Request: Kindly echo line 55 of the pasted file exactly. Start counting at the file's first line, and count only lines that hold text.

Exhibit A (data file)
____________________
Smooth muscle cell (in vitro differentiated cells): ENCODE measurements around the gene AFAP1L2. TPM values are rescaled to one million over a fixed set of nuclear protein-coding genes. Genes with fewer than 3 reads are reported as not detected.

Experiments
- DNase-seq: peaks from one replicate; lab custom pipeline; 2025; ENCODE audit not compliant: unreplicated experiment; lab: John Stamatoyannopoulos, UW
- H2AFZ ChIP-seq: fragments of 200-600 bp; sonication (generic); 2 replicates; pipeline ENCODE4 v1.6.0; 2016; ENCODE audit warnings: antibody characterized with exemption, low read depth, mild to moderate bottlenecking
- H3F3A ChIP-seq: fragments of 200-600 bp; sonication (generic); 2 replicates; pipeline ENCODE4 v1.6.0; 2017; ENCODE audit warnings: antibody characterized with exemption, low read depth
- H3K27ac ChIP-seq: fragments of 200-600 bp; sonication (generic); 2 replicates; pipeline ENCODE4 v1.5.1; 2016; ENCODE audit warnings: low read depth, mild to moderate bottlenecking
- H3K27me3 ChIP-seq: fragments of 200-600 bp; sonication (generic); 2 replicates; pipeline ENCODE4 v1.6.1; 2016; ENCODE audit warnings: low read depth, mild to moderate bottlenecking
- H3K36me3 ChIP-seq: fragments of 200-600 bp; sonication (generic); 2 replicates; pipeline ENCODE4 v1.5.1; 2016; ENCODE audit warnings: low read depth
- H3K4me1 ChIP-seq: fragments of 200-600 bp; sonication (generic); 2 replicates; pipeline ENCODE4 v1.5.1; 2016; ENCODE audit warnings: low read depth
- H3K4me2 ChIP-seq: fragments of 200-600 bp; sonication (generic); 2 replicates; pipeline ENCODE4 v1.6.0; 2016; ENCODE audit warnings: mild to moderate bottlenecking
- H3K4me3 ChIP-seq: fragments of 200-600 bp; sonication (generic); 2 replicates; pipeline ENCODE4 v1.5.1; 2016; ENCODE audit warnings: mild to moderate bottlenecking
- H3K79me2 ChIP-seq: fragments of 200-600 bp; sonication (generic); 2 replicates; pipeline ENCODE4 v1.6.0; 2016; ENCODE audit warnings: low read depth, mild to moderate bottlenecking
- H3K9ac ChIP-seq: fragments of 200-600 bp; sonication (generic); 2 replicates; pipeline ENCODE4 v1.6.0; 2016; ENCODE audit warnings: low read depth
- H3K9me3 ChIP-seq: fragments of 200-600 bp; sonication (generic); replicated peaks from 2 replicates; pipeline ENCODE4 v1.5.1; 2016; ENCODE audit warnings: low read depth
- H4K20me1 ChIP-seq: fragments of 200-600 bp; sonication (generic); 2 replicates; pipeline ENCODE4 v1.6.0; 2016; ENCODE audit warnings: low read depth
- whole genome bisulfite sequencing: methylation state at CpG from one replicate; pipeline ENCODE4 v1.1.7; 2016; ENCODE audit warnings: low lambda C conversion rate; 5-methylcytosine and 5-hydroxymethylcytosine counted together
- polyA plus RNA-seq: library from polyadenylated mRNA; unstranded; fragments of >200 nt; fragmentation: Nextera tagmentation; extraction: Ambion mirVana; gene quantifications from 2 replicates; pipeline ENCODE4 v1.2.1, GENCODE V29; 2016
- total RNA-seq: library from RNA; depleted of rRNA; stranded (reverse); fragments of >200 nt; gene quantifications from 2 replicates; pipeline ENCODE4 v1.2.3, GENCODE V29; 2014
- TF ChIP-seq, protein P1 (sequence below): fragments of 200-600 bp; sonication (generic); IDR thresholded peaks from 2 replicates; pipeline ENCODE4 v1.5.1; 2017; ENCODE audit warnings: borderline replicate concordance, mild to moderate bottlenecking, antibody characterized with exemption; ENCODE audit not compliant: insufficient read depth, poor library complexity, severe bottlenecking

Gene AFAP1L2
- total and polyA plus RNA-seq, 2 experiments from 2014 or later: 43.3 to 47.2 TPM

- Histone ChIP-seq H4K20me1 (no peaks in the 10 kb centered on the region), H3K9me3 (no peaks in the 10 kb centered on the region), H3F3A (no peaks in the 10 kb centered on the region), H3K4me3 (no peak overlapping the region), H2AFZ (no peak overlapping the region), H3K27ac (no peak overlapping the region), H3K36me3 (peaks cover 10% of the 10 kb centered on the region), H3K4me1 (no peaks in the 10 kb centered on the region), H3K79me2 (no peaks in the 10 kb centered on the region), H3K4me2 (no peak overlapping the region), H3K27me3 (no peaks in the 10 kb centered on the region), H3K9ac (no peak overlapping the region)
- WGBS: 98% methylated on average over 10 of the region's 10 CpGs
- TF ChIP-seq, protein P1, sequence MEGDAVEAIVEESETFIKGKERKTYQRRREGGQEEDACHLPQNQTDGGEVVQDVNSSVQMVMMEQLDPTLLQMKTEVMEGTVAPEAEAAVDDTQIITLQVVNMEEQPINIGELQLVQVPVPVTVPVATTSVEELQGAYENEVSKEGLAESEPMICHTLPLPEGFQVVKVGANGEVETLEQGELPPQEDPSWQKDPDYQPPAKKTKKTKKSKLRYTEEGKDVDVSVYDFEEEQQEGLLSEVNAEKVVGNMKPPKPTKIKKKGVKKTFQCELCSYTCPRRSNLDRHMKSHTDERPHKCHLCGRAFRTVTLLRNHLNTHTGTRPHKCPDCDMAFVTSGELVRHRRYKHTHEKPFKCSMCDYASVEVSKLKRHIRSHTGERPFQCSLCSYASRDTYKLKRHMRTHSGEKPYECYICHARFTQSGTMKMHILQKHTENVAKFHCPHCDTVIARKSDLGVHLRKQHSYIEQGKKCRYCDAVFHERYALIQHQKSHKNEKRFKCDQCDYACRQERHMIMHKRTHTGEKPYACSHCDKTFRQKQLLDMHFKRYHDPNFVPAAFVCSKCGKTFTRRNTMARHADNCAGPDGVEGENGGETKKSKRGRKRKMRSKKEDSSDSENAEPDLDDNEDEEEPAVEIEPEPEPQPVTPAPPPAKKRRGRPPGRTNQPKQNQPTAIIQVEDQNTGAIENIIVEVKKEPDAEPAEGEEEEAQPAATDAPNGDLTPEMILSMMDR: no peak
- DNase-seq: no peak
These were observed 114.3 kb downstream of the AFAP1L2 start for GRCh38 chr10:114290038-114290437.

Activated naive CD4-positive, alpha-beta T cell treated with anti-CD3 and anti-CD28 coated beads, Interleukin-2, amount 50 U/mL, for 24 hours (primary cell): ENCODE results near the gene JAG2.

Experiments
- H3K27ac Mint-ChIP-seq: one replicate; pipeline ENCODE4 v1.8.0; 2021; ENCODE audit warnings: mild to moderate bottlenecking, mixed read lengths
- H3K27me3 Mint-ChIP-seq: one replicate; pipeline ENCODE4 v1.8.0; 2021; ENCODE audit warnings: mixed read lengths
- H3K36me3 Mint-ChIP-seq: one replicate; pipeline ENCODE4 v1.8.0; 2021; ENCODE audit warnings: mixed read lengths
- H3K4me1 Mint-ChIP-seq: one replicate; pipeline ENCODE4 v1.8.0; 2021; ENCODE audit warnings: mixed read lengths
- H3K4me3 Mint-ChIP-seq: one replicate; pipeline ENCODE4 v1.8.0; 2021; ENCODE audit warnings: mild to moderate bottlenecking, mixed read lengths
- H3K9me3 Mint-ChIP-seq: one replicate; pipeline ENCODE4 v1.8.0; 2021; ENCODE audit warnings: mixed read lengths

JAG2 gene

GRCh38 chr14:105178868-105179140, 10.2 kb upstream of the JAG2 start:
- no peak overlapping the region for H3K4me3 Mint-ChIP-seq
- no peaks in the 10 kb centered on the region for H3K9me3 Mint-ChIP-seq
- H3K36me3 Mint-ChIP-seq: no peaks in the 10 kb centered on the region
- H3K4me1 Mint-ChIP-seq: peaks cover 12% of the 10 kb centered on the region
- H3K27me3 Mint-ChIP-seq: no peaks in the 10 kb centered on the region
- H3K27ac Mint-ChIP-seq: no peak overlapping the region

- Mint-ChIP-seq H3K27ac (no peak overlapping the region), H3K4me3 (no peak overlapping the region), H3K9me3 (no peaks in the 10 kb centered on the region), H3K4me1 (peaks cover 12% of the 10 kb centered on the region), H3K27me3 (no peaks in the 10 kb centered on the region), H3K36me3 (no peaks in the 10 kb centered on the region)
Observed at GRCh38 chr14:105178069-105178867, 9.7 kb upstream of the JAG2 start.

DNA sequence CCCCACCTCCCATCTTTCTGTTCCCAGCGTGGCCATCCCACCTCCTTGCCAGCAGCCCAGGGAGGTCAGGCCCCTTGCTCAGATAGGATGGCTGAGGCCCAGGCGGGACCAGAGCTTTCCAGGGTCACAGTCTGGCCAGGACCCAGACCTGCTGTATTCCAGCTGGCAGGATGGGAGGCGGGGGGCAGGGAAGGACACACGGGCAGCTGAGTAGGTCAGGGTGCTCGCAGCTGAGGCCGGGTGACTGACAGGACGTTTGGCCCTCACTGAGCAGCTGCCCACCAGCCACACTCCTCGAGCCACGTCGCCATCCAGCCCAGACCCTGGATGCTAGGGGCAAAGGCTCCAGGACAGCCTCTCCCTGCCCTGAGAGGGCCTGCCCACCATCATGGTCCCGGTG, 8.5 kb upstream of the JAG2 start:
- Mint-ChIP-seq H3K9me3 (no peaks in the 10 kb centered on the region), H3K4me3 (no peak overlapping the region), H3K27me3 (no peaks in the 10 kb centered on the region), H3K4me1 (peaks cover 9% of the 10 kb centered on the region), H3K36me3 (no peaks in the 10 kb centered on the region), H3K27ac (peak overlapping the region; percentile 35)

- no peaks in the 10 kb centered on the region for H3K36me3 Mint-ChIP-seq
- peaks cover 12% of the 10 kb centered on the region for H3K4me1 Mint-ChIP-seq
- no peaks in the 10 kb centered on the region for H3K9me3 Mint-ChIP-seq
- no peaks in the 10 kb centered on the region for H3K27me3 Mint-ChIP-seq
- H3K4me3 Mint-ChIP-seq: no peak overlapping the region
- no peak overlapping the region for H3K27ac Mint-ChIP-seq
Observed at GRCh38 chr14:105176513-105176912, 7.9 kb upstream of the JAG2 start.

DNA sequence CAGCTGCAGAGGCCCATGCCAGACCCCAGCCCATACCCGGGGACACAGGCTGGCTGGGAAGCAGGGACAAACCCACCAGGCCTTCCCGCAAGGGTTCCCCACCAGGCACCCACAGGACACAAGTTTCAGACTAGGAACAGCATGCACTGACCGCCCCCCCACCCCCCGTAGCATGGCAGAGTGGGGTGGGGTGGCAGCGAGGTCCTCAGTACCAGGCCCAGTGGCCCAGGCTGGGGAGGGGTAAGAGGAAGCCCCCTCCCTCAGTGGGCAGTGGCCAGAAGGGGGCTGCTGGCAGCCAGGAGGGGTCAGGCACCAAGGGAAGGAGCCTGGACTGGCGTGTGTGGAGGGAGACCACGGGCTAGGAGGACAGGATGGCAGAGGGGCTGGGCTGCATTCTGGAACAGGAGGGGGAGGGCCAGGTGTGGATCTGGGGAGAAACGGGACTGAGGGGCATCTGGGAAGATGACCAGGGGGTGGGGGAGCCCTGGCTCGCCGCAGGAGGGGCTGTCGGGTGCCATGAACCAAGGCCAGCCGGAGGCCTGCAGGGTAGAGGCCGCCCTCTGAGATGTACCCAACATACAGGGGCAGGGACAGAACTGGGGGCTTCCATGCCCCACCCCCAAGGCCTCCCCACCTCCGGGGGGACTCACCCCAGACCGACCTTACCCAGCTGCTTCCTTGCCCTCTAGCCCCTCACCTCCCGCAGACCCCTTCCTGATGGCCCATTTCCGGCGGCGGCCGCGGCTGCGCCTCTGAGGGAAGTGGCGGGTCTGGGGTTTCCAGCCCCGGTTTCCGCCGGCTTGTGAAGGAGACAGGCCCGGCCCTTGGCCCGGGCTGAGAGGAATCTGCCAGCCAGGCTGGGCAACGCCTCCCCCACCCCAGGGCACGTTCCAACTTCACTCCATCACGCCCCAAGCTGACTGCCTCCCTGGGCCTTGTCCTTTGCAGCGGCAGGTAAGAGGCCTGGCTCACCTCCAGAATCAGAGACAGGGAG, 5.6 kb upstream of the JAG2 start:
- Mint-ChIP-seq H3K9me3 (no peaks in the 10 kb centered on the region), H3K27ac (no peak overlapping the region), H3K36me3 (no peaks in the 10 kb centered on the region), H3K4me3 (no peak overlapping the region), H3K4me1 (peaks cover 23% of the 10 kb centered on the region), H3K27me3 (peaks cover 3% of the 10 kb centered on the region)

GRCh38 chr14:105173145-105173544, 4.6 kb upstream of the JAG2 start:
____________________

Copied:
- Mint-ChIP-seq H3K9me3 (no peaks in the 10 kb centered on the region), H3K27ac (no peak overlapping the region), H3K36me3 (no peaks in the 10 kb centered on the region), H3K4me3 (no peak overlapping the region), H3K4me1 (peaks cover 23% of the 10 kb centered on the region), H3K27me3 (peaks cover 3% of the 10 kb centered on the region)